Posted by: steveonfilm | May 11, 2011

Django Unchained: The “Review”

I just finished reading the script. It’s the first time I’ve read something written by Tarantino. I must say, he’s got a unique writing style to his screenplays. Then again, I guess that shouldn’t be too surprising considering who he is… and when your last name is Tarantino you can basically do whatever you want.

Like Inglorious Bastards and his other films, Django Unchained has a lot of dialog heavy scenes. They read fast. But sometimes some of the stuff comes across as hit and miss. But I think that’s normal. Dialog is weird like that. Things that might not read well come across as aces when it hit’s the screen. I’m sure this will be much of the same.

When I first started reading the script I had a hard time picturing Will Smith as Django. But the more I got into it, the more I realized he can totally do this just fine. If anything, a gritty role like this can open up some eyes to look at him for different types of rolls. Smith can act, no doubt. We’re just used to seeing him in certain roles. Django Unchained should change that if he does in fact take the part (and that’s to say the stories about Tarantino wanting him are legit to begin with).

The final act is fantastic. I mean just perfect for a “Spaghetti Western.” The last thirty pages or so just fly by and you realize the story has you perfectly. You want to see justice… and are on edge hoping you get what you’re aching for.

As with some of his other flicks, the middle (or long ass second act) can drag at times. Whether or not this is the case on screen will depend on how it’s shot and edited. If you like Tarantino dialog scenes, you’ll likely enjoy most of what goes down. If you don’t, well, you’ve already been down that road before. However, everything that happens in the second act is there to really set up the finale, and these events do their jobs well.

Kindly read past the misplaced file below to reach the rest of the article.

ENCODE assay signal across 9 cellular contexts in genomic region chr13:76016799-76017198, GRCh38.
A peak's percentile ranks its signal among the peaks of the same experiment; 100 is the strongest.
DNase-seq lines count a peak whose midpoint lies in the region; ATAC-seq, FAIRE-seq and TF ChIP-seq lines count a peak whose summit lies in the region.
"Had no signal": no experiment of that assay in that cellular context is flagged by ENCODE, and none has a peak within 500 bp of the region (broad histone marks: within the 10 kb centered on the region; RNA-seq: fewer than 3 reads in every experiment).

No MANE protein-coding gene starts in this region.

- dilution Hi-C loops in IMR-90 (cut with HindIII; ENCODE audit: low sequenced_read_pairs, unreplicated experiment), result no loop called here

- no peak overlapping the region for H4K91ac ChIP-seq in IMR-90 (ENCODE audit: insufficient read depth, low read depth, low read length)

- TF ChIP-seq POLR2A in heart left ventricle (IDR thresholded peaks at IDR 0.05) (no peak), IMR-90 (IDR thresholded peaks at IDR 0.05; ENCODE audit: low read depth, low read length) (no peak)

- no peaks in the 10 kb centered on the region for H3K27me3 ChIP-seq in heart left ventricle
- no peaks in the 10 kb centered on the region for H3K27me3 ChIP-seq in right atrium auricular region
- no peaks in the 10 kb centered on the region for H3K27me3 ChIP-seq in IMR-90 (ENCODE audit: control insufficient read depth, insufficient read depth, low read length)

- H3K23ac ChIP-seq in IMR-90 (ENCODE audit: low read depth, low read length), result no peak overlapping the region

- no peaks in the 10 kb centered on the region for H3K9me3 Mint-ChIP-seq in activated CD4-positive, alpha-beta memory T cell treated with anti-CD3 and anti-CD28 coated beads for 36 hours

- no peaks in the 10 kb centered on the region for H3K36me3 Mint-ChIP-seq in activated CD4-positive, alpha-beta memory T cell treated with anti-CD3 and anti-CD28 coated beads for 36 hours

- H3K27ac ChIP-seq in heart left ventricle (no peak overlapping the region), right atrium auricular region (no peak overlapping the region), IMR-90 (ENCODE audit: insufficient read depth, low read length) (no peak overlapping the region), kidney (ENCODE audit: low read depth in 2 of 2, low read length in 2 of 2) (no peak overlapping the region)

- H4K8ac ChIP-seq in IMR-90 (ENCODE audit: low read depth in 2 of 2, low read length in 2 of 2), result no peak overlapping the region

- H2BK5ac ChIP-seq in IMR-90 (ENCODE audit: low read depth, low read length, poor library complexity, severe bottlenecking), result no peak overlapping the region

Could it have been shorter than 166 pages? Sure. Did it need to be? Not really. The story works. The action works. The dialog works. I never felt bored or counted pages. And when I was done it felt like a satisfying experience.

A newbie writer couldn’t get away with this script. Everyone would shit on formatting, pacing, and being over 110 pages. But when your name is Quentin Tarantino you can do whatever you want. And fortunately, I don’t feel like Tarantino took advantage of that rule at all. He made it all count. And that’s really all you can hope for when you read a script.

I look forward to seeing this in the theaters, and owning it on blu-ray in my personal collection.

Until next time, keep writing!


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